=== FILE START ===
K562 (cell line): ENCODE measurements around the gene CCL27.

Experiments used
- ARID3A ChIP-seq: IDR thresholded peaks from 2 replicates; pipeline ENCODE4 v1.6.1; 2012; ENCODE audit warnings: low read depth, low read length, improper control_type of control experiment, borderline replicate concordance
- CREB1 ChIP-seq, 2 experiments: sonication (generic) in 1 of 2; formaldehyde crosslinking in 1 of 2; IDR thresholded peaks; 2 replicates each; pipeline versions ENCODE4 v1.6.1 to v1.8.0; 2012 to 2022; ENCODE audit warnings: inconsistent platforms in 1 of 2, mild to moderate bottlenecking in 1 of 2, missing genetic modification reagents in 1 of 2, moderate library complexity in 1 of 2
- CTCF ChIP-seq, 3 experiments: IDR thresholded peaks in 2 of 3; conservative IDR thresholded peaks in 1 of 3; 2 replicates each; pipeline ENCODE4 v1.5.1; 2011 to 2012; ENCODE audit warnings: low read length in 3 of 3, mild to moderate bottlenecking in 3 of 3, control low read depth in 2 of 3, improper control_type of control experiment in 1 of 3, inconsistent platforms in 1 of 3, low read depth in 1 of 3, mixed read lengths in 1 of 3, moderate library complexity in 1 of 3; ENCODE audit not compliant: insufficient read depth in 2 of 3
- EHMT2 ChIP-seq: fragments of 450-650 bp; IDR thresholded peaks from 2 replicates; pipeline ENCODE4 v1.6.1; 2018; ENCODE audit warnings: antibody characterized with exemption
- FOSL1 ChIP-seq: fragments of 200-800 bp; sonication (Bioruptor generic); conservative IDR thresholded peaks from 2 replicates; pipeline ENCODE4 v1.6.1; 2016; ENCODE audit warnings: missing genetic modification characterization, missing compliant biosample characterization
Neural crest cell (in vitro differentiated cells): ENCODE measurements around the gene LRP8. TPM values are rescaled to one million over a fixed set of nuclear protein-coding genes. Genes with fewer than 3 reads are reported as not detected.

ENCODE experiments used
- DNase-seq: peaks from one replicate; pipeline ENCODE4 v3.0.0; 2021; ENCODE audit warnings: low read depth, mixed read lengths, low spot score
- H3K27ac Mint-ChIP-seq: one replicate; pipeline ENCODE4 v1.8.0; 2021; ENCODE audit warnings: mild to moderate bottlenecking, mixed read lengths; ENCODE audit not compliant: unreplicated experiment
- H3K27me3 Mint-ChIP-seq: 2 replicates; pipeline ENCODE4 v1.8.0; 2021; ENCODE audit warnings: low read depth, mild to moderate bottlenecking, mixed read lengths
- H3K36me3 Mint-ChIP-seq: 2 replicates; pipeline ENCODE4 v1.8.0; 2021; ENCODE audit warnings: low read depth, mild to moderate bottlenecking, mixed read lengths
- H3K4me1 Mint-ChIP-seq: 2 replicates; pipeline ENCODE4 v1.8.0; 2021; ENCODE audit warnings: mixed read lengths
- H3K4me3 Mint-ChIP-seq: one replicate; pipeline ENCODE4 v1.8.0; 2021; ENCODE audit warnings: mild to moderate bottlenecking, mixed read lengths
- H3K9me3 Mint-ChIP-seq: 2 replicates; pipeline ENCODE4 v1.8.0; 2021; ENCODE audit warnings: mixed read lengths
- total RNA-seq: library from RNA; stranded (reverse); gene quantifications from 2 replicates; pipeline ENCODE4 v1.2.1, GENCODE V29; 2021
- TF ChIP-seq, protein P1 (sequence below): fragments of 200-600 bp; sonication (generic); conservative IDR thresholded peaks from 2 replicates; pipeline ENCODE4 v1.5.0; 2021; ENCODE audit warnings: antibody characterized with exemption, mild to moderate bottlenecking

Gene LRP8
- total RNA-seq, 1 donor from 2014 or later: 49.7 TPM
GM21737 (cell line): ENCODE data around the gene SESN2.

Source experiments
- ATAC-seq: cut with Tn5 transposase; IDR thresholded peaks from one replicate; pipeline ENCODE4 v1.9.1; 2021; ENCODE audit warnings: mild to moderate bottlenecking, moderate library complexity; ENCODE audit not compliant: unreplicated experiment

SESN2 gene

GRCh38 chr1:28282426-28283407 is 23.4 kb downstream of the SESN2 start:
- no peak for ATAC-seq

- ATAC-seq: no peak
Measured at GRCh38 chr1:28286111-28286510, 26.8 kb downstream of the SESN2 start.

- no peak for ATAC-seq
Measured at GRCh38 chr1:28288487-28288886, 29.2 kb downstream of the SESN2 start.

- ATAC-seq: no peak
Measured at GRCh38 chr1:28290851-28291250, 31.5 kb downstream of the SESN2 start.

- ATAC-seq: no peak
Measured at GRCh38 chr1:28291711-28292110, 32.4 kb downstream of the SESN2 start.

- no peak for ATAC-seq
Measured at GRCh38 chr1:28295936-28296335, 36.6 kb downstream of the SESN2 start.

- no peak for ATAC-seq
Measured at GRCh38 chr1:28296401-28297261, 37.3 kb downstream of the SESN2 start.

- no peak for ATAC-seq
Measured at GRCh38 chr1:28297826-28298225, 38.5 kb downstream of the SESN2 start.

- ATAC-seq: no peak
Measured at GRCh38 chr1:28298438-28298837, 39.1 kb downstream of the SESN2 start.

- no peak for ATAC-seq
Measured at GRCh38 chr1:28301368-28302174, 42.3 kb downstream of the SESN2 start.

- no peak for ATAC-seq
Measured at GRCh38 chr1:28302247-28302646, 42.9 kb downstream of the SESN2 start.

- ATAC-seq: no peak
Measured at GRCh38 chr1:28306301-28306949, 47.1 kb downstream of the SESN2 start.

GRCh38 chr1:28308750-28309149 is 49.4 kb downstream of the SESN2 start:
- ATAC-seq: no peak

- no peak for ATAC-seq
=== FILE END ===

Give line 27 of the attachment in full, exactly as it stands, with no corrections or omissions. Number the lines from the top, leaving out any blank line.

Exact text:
- ATAC-seq: no peak